The tar­get ac­tion date for the FDA de­ci­sion is Jan. 30, 2022. The sBLA is be­ing re­viewed un­der the FDA’s Pro­ject Or­bis ini­tia­tive, which will al­low for con­cur­rent re­views by oth­er health au­thor­i­ties in Aus­tralia, Brazil, Cana­da and Switzer­land. Re­gen­eron is al­so plan­ning ad­di­tion­al glob­al reg­u­la­to­ry sub­mis­sions, in­clud­ing in the EU, by the end of the year.

Lib­tayo was joint­ly de­vel­oped by Re­gen­eron and Sanofi and first ap­proved in 2018 for lo­cal­ly ad­vanced and metasta­t­ic cu­ta­neous squa­mous cell car­ci­no­ma — then ap­proved in 2021 for NSCLC and basal cell car­ci­no­ma.

Biotech and Big Phar­ma: A blue­print for a suc­cess­ful part­ner­ship

Strategic partnerships have long been an important contributor to how drugs are discovered and developed. For decades, big pharma companies have been forming alliances with biotech innovators to increase R&D productivity, expand geographical reach and better manage late-stage commercialization costs.

Noël Brown, Managing Director and Head of Biotechnology Investment Banking, and Greg Wiederrecht, Ph.D., Managing Director in the Global Healthcare Investment Banking Group at RBC Capital Markets, are no strangers to the importance of these tie-ups. Noël has over 20 years of investment banking experience in the industry. Before moving to the banking world in 2015, Greg was the Vice President and Head of External Scientific Affairs (ESA) at Merck, where he was responsible for the scientific assessment of strategic partnership opportunities worldwide.

No­var­tis' sec­ond at­tempt to repli­cate a stun­ning can­cer re­sult falls flat

Novartis’ hopes of turning one of the most surprising trial data points of the last decade into a lung cancer drug has taken another setback.

The Swiss pharma announced Monday that its IL-1 inhibitor canakinumab did not significantly extend the lives or slow the disease progression of patients with previously untreated locally advanced or metastatic non-small cell lung cancer when compared to standard of-care alone.

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How Chi­na turned the ta­bles on bio­phar­ma's glob­al deal­mak­ing

Fenlai Tan still gets chills thinking about the darkest day of his life.

Three out of eight lung cancer patients who received a tyrosine kinase inhibitor developed by his company, Betta Pharma, died in the span of a month. Tan, the chief medical officer, was summoned to Peking Union Medical College Hospital, where the head of the clinical trial department told him that the trial investigators would be conducting an autopsy to see if the patients had died of the disease — they were all very sick by the time they enrolled — or of interstitial lung disease, a deadly side effect tied to the TKI class that’s been reported in Japan.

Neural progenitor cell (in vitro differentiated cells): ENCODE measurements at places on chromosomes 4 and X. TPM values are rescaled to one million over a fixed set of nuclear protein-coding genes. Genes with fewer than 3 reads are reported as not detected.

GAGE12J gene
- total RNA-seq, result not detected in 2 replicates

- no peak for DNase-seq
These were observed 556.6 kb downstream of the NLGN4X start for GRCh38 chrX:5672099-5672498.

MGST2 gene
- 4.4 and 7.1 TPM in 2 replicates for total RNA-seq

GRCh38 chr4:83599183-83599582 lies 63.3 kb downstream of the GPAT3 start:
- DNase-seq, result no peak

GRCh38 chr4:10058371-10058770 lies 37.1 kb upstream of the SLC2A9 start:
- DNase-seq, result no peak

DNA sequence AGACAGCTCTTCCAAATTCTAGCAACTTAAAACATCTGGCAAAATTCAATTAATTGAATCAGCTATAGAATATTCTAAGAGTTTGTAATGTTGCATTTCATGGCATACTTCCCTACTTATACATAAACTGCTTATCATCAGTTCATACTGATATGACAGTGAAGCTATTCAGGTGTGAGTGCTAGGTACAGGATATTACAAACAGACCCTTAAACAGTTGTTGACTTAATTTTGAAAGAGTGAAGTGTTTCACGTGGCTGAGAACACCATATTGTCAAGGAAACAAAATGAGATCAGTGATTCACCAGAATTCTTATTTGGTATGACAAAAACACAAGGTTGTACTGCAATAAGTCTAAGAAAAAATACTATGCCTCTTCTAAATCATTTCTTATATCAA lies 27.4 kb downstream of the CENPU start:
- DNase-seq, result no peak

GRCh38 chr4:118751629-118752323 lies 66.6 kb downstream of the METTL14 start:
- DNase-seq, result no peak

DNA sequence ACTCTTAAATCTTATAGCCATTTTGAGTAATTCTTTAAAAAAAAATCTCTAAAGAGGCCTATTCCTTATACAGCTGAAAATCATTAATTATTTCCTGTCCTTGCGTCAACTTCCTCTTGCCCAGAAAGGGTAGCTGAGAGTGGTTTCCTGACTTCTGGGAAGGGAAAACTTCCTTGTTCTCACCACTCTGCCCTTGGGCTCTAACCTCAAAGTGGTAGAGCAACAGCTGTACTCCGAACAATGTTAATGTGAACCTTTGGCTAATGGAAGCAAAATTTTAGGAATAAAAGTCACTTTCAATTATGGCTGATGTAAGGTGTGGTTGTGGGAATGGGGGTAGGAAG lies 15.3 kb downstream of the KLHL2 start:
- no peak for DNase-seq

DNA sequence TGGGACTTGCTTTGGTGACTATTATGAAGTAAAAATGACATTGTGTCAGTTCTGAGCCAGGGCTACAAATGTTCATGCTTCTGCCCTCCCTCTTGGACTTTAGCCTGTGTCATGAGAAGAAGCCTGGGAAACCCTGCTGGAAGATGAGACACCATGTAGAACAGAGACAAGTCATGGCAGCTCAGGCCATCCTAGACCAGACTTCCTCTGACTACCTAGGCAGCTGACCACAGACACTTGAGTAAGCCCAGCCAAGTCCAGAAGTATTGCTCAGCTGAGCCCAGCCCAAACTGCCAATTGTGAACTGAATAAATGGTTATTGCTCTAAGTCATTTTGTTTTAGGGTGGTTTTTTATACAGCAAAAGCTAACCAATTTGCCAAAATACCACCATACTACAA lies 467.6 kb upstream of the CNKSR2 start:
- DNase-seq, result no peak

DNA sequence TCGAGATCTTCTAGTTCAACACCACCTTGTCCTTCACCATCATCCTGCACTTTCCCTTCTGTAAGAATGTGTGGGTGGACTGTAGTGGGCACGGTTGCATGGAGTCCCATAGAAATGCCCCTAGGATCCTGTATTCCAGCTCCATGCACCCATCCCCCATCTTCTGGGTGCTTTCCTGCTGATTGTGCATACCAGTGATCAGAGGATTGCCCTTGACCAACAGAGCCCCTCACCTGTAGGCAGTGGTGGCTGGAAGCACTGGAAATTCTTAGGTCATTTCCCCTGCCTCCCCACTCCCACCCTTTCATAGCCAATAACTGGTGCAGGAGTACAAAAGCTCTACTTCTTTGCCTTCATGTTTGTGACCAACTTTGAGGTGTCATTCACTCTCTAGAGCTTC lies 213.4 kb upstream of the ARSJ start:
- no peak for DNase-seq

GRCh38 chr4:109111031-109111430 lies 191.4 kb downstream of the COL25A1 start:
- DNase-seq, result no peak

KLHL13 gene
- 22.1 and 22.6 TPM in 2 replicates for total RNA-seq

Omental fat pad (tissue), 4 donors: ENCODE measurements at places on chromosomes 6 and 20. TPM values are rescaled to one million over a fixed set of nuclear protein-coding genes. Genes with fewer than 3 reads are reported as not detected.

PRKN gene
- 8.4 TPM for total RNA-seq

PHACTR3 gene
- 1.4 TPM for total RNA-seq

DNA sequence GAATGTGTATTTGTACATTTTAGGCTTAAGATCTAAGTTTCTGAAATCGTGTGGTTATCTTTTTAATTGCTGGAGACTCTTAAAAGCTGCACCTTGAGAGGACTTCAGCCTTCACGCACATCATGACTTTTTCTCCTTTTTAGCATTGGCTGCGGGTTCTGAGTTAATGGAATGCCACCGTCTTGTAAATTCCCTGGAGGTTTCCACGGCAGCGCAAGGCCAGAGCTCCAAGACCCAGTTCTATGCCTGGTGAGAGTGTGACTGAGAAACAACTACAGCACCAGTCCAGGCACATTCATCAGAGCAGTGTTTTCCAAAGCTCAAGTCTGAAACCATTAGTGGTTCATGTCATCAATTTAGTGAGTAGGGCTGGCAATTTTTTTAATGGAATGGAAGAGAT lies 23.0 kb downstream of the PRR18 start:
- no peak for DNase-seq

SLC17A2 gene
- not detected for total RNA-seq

ARCH-backed SciNeu­ro kicks off search for CNS au­toan­ti­bod­ies with new deal; Mer­ck + Gilead an­nounce PhII tri­al for HIV com­bo

From the very beginning at SciNeuro, CEO Min Li has envisioned a mix of licensing deals and scientific efforts to replicate the breakout success of China’s oncology companies in neuroscience.

The GlaxoSmithKline vet has now inked a deal that somewhat straddles the line between the two strategies.

Teaming up with Mabylon out of Zurich, SciNeuro is now looking to test the hypothesis that the human immune system can play a role in fighting neurodegenerative diseases by discovering and developing human autoantibodies against neurological “targets of mutual interests.” The new partners offered TAR DNA binding protein-43 (TDP-43) and apolipoprotein E (APOE), which are linked to ALS and Alzheimer’s, as examples.

Ugur Sahin, AP Images

As pres­sure to share tech­nol­o­gy mounts, BioN­Tech se­lects Rwan­da for lat­est vac­cine site

BioNTech’s first mRNA-based vaccine site in Africa will call Rwanda home, and construction is set to start in mid-2022, the company announced Tuesday at a public health forum.